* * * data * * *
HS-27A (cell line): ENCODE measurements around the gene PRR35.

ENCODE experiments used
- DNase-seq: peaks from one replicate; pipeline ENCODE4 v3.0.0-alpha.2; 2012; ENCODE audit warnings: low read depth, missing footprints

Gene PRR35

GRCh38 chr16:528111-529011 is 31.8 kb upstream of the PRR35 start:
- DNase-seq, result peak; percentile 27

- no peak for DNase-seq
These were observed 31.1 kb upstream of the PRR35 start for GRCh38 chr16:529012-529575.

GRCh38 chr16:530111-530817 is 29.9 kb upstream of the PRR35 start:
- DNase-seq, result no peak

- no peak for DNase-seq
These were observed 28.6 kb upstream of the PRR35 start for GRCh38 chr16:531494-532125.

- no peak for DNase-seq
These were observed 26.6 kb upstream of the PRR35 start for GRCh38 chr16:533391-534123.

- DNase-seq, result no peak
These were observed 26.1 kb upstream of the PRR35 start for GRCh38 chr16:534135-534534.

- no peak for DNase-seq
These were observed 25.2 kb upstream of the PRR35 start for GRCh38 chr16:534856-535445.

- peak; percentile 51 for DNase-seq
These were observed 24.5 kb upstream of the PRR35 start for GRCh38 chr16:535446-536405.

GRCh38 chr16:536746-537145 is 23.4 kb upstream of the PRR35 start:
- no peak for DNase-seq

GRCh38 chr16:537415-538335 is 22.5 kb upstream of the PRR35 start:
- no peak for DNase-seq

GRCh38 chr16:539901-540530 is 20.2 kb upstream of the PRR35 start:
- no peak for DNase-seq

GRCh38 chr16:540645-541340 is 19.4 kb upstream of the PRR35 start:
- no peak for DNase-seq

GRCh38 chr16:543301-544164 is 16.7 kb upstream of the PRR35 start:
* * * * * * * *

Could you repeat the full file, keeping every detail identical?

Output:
HS-27A (cell line): ENCODE measurements around the gene PRR35.

ENCODE experiments used
- DNase-seq: peaks from one replicate; pipeline ENCODE4 v3.0.0-alpha.2; 2012; ENCODE audit warnings: low read depth, missing footprints

Gene PRR35

GRCh38 chr16:528111-529011 is 31.8 kb upstream of the PRR35 start:
- DNase-seq, result peak; percentile 27

- no peak for DNase-seq
These were observed 31.1 kb upstream of the PRR35 start for GRCh38 chr16:529012-529575.

GRCh38 chr16:530111-530817 is 29.9 kb upstream of the PRR35 start:
- DNase-seq, result no peak

- no peak for DNase-seq
These were observed 28.6 kb upstream of the PRR35 start for GRCh38 chr16:531494-532125.

- no peak for DNase-seq
These were observed 26.6 kb upstream of the PRR35 start for GRCh38 chr16:533391-534123.

- DNase-seq, result no peak
These were observed 26.1 kb upstream of the PRR35 start for GRCh38 chr16:534135-534534.

- no peak for DNase-seq
These were observed 25.2 kb upstream of the PRR35 start for GRCh38 chr16:534856-535445.

- peak; percentile 51 for DNase-seq
These were observed 24.5 kb upstream of the PRR35 start for GRCh38 chr16:535446-536405.

GRCh38 chr16:536746-537145 is 23.4 kb upstream of the PRR35 start:
- no peak for DNase-seq

GRCh38 chr16:537415-538335 is 22.5 kb upstream of the PRR35 start:
- no peak for DNase-seq

GRCh38 chr16:539901-540530 is 20.2 kb upstream of the PRR35 start:
- no peak for DNase-seq

GRCh38 chr16:540645-541340 is 19.4 kb upstream of the PRR35 start:
- no peak for DNase-seq

GRCh38 chr16:543301-544164 is 16.7 kb upstream of the PRR35 start: